The third part will be a general test with questions on general knowledge, current affairs, numerical ability, quantitative reasoning, logical and analytical reasoning. There will also be an optional language exam for students who want to pursue language courses.

Students will appear at assigned examination centres and the test will be a computerised, with multiple-choice questions. Students will be allowed to solve their problems on a piece of paper and mark their answers on the computer.

Will there be negative marking?

Yes, there will be some negative marking just to bring in some granularity. Otherwise, a lot of bunching will happen. There will be many students at any given mark.

How will the test facilitate the interdisciplinary movement from school to college?

Students can write exams in up to six domain subjects. They can choose the appropriate subjects as per their choice, irrespective of their domain knowledge in class 12. For instance, they can appear in business studies and political science at the same time.

Besides, universities can use the general test score for cross-disciplinary admissions. For example, if the university wants to admit students in BA political science, they don’t have to look for students who have studied political science in class 12. They can select students through their general test score. However, these guidelines will be decided by the individual universities. I appeal to the universities to give wider opportunities to students and make cross disciplinary admissions easier for them.

How will the universities select candidates?

First, they can fix some qualifying marks in class 12 exams. Second, from among qualified candidates who have applied, they can make a merit list on the basis of their CUET scores.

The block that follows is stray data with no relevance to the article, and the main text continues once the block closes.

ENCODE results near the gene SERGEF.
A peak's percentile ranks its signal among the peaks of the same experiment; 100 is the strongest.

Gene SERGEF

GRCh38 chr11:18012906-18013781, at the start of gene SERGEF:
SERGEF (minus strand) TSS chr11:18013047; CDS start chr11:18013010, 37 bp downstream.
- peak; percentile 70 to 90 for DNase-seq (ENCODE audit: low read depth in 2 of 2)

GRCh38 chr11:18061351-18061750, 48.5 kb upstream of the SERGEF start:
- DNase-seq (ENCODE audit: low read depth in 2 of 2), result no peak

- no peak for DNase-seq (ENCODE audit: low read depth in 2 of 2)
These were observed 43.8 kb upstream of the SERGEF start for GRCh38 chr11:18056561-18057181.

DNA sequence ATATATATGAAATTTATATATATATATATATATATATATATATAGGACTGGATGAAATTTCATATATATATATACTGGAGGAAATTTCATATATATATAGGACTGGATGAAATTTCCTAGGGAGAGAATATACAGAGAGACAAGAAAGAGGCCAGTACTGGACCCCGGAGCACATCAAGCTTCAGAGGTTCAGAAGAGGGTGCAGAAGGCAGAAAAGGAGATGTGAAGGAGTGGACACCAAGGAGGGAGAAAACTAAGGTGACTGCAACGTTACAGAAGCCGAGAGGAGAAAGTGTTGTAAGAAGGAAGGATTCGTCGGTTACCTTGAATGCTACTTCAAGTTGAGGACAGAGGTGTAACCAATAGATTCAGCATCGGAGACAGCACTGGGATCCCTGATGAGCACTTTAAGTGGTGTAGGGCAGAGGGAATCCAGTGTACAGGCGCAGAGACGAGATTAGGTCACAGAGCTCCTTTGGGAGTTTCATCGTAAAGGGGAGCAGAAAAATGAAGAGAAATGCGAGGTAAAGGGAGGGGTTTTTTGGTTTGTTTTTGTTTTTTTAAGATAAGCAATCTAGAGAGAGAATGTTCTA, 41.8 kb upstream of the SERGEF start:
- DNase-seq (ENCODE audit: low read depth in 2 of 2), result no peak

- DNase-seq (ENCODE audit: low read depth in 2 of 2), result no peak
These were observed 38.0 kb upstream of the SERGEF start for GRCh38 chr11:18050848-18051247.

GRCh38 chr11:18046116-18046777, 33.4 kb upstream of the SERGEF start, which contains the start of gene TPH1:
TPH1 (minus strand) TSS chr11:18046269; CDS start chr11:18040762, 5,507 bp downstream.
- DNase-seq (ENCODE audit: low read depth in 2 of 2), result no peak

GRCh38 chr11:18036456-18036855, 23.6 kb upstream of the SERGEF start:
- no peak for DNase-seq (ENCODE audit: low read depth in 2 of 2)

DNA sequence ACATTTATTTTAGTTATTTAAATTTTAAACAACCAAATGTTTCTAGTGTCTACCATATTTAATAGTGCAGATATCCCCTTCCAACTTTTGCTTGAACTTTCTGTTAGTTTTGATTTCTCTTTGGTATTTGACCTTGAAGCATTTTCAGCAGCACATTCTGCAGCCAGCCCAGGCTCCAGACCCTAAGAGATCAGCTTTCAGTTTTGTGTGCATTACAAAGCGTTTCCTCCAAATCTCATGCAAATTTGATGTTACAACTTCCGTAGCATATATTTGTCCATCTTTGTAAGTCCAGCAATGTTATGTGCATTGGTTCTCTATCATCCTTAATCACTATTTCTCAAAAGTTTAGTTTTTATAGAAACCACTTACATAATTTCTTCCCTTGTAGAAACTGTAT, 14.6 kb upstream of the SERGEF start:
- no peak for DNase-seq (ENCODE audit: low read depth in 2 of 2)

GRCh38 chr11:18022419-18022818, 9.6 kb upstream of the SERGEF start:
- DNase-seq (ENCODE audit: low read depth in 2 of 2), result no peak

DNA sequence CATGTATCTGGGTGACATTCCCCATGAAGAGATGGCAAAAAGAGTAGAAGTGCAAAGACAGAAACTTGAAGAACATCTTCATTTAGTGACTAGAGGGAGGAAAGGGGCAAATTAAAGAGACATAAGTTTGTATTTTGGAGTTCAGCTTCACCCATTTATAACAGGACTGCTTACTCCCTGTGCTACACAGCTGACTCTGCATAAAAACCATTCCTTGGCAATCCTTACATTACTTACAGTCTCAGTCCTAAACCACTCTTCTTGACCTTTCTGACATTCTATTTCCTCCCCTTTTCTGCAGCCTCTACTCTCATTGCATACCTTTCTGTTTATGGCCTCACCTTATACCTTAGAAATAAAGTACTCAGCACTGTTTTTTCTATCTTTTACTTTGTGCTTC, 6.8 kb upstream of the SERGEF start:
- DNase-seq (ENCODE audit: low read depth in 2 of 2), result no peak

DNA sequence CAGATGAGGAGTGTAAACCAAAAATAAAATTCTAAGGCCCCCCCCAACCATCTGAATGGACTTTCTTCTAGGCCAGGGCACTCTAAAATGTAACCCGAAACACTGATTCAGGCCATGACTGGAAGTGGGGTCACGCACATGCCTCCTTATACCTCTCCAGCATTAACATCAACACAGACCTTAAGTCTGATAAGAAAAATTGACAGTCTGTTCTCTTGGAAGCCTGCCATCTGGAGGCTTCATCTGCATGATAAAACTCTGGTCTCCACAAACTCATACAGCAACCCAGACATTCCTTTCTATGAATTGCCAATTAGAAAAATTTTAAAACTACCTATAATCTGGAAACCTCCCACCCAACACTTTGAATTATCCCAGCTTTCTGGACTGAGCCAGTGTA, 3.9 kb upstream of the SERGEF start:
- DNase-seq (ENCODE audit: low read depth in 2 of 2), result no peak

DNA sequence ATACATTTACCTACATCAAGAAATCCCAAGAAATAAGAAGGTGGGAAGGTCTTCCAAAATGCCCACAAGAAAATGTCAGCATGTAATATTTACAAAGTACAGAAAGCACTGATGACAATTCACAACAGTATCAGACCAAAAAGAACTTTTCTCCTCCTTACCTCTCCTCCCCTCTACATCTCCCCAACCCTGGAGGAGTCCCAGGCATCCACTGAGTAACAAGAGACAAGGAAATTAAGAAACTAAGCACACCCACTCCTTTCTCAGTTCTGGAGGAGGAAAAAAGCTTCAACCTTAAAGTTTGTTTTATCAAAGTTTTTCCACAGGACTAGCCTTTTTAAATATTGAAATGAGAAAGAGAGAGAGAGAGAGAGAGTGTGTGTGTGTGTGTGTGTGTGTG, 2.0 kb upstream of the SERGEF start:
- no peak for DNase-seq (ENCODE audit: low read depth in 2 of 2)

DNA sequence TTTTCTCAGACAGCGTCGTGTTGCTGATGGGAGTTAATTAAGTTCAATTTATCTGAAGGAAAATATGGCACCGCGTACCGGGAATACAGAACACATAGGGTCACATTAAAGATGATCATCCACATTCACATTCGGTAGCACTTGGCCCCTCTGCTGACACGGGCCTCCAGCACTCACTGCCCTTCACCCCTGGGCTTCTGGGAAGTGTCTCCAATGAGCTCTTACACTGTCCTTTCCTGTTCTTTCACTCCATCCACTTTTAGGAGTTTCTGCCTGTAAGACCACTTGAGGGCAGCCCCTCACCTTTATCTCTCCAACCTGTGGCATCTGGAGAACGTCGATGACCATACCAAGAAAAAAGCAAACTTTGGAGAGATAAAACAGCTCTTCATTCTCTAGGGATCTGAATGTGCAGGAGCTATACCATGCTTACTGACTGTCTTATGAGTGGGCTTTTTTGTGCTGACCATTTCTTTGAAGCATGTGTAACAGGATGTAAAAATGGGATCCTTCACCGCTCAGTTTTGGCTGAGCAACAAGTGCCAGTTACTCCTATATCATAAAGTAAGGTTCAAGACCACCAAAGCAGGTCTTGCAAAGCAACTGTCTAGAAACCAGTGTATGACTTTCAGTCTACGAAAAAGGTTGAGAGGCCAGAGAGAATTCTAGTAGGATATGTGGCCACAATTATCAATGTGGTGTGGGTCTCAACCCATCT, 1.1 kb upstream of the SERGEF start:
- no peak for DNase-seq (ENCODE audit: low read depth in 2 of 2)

Will more than one attempt be allowed?

This year we have decided to conduct the exam only once. But in future we might try to give more than one opportunity to students to appear in CUET.

What about skill-based courses having major practical components?

For such courses, including music, painting, sculpture and theatre, the universities will be allowed to conduct practical exams or interviews along with CUET.

Is there a risk CUET will mutate into a tuition-driven competition?

This apprehension is there because we have seen what had happened in case of the professional courses. But we should understand there is huge competition in these courses, including engineering or medical [courses], due to the limited number of seats. That is why coaching has also come into the picture there.

In case of non-professional programmes in the university system, for which the CUET will be conducted, we have close to 1,050 universities including 45 central universities. The number of students competing for each seat here are less than those competing for the professional courses. Therefore, I do not see any need for coaching here. The syllabus will be strictly restricted to the class 12 NCERT books.

How will it affect the minority universities and colleges?

If any university reserves a certain percentage for local students or internal students, it will continue to do that. The only difference is that these students will also have to come through CUET like students that will be admitted in general seats. The reservation policies and ordinances of the universities will remain unchanged.

 

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  • ABOUT THE AUTHOR

    Fareeha Iftikhar is a principal correspondent with the national political bureau of the Hindustan Times. She tracks the education ministry, and covers the beat at the national level for the newspaper. She also writes on issues related to gender, human rights and different policy matters.

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Monday, July 04, 2022